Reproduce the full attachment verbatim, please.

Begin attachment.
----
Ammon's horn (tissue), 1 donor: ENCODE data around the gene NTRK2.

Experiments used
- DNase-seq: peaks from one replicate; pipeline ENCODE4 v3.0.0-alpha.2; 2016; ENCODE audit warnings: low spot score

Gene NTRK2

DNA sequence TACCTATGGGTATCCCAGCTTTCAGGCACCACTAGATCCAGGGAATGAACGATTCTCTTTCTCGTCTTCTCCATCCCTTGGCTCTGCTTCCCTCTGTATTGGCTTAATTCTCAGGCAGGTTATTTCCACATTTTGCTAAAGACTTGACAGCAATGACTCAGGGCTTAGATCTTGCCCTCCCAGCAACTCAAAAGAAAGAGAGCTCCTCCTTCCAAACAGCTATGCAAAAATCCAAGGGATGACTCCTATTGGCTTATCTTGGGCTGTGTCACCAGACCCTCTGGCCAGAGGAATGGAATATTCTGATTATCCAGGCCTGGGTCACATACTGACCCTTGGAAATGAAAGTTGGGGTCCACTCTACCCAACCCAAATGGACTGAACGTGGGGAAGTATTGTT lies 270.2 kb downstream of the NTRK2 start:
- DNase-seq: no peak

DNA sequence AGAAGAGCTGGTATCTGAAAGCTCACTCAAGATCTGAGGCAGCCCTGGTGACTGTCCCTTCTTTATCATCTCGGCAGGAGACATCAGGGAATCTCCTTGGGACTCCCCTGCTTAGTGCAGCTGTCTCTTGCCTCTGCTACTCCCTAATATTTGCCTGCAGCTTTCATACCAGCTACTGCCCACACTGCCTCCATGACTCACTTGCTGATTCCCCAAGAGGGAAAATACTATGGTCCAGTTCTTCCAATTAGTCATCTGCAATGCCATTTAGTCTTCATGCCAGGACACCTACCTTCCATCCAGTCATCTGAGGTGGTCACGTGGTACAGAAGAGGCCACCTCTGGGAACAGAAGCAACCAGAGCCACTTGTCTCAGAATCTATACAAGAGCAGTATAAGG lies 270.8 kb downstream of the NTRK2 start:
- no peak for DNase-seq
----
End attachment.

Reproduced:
Ammon's horn (tissue), 1 donor: ENCODE data around the gene NTRK2.

Experiments used
- DNase-seq: peaks from one replicate; pipeline ENCODE4 v3.0.0-alpha.2; 2016; ENCODE audit warnings: low spot score

Gene NTRK2

DNA sequence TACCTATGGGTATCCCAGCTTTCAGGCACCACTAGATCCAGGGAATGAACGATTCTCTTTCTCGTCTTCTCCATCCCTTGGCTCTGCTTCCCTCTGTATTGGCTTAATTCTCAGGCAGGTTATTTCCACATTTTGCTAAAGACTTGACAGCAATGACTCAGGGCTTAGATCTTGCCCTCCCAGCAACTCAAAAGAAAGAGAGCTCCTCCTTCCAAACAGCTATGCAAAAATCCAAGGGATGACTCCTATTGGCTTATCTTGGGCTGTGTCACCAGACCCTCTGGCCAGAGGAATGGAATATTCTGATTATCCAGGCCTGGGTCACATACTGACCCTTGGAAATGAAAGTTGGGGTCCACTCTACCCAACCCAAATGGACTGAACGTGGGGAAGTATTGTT lies 270.2 kb downstream of the NTRK2 start:
- DNase-seq: no peak

DNA sequence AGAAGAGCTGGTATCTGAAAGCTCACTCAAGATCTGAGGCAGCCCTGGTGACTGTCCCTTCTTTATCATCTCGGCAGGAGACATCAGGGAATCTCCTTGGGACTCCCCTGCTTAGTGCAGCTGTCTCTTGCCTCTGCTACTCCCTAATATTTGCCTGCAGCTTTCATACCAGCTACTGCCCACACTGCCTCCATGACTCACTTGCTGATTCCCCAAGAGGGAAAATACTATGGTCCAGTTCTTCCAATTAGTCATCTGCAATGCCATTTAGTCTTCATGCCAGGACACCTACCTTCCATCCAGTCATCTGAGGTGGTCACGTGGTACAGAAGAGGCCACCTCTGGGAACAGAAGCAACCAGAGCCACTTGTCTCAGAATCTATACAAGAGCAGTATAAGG lies 270.8 kb downstream of the NTRK2 start:
- no peak for DNase-seq